D.C. Police Chief Burtell M. Jefferson called an extraordinary midday press conference yesterday to deny point by point a published report that he would retire by Oct. 1.
The Washington Star reported yesterday that Jefferson had made a "mutual" agreement with Mayor Marion Barry to leave by that date. Deputy and assistant police chiefs had already been told they are "under evaluation" as possible successors, The Star reported.
"Let me tell you something," Jefferson told a crowded conference room of reporters and high-ranking police officials at the Municipal Center, "The mayor doesn't make any mutual agreements with anyone. He has a right to remove me from office if he wants to or he has a right to keep me."
"And so far, he has kept me and hasn't said anything about removing me."
Later, in the day Ivanhoe Donaldson, the mayor's general assistant and chief of staff, echoed Jefferson's assertion.
"He's Marion Barry's police chief," Donaldson said, hoping to put an end to allegations that have nagged the new administration for months. "The chief has a place in this administration as police chief - as long as I have a place in the administration." $&(WORD ILLEGIBLE
"All of these innuendoes and rumors floating in and around the police department are just that," Donaldson said, "and we can't respond to them every time they pop up."
Friction between Jefferson, a 31-year police veteran with a by-the-book style of running a traditionally independent police force, and Barry, a newly elected activist mayor with a desire to take a personal hand in all city operations, first surfaced in May.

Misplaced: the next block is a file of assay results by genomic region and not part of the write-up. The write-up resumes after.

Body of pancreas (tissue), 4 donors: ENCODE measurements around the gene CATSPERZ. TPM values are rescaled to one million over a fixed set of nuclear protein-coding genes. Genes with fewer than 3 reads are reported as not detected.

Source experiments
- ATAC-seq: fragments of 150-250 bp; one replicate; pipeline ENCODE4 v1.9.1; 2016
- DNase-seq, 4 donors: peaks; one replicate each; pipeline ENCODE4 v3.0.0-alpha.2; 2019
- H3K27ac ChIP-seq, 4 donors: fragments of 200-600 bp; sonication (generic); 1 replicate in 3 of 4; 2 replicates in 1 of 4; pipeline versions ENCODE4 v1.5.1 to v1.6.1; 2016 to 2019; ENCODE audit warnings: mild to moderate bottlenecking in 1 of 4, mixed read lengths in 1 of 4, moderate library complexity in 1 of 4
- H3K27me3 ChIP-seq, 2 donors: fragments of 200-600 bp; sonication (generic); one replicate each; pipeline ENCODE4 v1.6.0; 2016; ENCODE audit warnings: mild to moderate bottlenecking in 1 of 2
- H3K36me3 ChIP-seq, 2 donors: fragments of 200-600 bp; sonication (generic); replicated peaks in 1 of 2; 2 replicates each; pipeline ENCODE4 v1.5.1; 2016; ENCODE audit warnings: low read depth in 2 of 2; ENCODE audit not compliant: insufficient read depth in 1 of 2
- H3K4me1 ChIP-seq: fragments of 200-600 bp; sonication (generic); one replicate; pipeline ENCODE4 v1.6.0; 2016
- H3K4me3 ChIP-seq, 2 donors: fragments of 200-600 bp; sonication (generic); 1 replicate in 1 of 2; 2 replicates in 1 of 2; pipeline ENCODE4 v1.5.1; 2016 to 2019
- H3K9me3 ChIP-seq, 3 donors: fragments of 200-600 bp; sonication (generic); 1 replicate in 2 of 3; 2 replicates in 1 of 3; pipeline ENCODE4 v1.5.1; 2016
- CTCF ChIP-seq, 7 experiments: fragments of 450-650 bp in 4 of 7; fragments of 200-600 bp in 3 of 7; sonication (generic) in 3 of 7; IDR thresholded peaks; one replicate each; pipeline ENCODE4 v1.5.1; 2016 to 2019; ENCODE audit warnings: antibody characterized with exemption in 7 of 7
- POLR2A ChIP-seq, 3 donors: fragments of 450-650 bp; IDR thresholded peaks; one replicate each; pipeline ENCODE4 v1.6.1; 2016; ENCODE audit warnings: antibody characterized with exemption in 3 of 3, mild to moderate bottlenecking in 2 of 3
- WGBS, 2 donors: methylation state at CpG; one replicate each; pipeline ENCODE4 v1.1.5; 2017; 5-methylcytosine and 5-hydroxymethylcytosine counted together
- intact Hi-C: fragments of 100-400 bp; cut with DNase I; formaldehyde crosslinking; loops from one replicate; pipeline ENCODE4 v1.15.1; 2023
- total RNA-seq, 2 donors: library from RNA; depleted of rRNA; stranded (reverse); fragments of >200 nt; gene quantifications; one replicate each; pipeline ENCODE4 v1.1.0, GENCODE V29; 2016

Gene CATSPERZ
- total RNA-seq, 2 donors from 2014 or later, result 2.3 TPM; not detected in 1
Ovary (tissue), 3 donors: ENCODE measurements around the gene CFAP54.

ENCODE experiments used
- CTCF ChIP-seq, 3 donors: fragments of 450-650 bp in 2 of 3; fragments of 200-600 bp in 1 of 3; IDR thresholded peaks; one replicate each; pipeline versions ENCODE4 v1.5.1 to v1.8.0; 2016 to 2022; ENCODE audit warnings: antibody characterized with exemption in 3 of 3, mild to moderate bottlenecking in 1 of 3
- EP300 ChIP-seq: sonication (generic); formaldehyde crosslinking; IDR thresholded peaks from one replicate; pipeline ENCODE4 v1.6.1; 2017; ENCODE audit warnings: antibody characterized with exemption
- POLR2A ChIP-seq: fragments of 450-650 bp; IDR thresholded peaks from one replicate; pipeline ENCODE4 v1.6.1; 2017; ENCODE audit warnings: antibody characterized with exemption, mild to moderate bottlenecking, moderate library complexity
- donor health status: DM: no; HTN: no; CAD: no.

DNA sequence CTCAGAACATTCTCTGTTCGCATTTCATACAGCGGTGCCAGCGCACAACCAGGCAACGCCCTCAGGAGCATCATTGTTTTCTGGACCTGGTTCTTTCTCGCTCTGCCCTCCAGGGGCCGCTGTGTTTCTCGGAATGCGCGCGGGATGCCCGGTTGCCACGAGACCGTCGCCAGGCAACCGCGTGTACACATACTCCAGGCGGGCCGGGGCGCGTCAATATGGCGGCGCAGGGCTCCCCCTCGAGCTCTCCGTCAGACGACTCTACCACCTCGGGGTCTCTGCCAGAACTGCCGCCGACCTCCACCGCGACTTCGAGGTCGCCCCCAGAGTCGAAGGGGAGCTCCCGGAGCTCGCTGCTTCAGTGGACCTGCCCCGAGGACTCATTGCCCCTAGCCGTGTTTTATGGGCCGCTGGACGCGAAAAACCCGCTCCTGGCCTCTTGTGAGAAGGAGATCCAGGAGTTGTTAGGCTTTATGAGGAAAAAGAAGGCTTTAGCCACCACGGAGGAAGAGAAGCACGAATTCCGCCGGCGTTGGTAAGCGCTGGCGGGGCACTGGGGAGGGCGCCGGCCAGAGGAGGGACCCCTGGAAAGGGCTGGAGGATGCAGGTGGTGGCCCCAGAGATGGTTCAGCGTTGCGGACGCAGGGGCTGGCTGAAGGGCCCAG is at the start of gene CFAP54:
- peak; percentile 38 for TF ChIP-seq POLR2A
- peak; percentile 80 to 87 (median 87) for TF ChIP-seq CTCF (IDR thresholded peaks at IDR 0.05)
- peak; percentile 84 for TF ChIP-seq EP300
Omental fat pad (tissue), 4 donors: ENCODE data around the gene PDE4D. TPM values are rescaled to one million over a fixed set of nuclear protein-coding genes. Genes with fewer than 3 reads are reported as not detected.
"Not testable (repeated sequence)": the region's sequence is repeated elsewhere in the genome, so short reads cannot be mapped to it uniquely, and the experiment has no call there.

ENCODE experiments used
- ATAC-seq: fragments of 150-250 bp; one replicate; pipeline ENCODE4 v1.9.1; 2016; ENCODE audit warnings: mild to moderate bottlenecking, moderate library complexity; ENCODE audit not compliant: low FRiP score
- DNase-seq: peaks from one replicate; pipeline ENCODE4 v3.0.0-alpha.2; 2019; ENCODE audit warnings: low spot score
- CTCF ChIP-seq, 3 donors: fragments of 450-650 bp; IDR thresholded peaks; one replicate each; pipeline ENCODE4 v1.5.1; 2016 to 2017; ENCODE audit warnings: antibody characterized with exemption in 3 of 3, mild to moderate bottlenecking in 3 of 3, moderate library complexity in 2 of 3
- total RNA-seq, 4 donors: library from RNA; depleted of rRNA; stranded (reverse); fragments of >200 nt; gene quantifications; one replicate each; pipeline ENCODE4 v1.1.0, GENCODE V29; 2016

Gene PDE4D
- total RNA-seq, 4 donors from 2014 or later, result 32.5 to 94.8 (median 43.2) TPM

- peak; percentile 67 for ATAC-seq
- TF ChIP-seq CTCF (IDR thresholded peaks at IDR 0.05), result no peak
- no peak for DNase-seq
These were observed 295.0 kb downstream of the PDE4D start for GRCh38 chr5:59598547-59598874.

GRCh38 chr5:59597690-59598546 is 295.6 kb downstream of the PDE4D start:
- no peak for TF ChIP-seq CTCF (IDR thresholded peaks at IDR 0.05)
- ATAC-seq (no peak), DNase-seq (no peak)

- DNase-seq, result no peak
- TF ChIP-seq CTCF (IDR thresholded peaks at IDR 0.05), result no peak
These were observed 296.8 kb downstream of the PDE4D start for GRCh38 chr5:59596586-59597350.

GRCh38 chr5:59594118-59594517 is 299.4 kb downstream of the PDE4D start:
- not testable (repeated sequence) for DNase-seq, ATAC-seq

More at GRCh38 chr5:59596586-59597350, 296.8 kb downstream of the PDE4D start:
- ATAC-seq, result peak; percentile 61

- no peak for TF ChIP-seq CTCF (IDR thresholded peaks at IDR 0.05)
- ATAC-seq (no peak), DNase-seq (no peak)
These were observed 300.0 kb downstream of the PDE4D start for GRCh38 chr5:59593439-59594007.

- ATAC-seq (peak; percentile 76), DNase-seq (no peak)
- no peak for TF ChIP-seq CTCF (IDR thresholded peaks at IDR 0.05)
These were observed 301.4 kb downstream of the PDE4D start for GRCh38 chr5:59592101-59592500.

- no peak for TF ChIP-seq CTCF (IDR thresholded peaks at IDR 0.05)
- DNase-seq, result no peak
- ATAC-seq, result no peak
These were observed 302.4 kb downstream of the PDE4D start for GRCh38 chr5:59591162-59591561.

The Washington Post reported May 31 that Jefferson had told friends he was distressed and angry because he felt Barry was interfering in the operations of the department, and that some of the mayor's actions had undercut the chief's authority. At that time, Jefferson denied making the statements and blamed the press for spreading "innuendo."
The sources said then that Jefferson was considering resignation. Jefferson denied then that he was considering resigning and repeated the denial yesterday.
Several sources in the police department said yesterday that since the difficulties earlier in the year, the chief and Barry have become more accustomed to one another's styles and have worked more closely together.
"Jeff has been a lot more aggressive and more secure," one high-ranking police official said privately. "Not that many major issues have occurred since then. The mayor and city administrator's office have adopted a lower profile. There's no longer a barrage of calls from them telling you what to do."
At yesterday's press conference, Jefferson read from The Star article, denying each paragraph.
Points on which he and Barry were reported to disagree, they agreed on, Jefferson said. The mayor had never overruled him as reported, he said.
In order to answer published reports that several assistant and deputy chiefs had been told they were under evaluation, Jefferson asked reporters to quiz those present. Two chiefs volunteered that they had not been told that, and others present nodded in agreement.,
Jefferson said many policemen were considering retiring by Oct. 1 in order to avoid being covered by a law, which becomes effective Jan. 1, that will place tighter restrictions on retired policemen receiving full pension benefits while holding down post-retirment jobs.
"A lot of officers don't want to be caught in that trap," Jefferson said. "But as far as I am concerned, I have no intention of retiring."
"I think the mayor is going to be around until 1982," Jefferson said. "And unless the mayor changes his mind, I'm going to be chief of police until then." CAPTION: Picture, BURTELL M. JEFFERSON..."so far he has kept me"